(Slightly off topic, but that reminds me of a conversation long, long ago between two women. One said, “You let him ƒ you?” And the other replied, “No, I ƒ-ed him. It makes a difference, you know.”)

    Referring to Lawrence’s article, I’ve always found ‘piece’ (of tail) highly offensive, but why don’t I think ‘hunk’ is? Why does my stomach turn when I see a guy leer at a girl but not the other way around? I don’t have an answer.

    Your article makes excellent points and I’m a believer in controlled use of language, even bad language. Far too often people substitute words to shock rather than think, and that’s not good.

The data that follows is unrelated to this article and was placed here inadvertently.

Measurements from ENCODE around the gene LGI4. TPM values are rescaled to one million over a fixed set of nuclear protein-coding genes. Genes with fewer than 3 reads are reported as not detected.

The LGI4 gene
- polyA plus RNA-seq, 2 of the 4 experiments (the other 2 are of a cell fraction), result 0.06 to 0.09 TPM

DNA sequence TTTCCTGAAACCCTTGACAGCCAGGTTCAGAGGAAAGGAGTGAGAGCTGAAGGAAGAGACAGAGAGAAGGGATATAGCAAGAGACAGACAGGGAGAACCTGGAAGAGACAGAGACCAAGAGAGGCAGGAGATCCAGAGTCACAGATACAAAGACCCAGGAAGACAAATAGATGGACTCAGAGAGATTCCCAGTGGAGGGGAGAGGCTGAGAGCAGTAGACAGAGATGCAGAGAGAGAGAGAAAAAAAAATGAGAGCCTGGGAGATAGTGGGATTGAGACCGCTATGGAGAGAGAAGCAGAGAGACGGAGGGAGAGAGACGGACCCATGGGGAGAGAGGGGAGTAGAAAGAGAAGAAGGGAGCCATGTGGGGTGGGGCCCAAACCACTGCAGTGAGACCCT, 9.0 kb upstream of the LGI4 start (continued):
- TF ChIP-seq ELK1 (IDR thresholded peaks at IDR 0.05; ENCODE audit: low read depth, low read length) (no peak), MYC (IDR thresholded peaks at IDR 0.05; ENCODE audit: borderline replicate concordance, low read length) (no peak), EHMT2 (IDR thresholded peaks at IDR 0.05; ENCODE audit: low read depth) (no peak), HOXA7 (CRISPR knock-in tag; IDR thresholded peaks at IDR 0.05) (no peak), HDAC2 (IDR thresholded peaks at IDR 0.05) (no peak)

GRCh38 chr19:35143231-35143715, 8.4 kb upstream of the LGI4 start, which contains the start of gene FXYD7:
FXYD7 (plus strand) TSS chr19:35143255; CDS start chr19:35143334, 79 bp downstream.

4. Thanks for your comment, Leigh. I agree that people sometimes use crude language for shock value. I'll admit I felt that temptation--would young readers be impressed by how daring and edgy I am if I used naughty words? But I think it's a temptation that should be resisted. I'm intrigued by your comment about "hunk" and "piece." Maybe the difference is that "hunk" (like "stud")implies admiration--it implies the man is attractive, virile, and powerful. "Piece" doesn't imply any of that. I tried to think of a slang term for a woman that focuses on sexuality but also implies other positive qualities. I couldn't come up with one.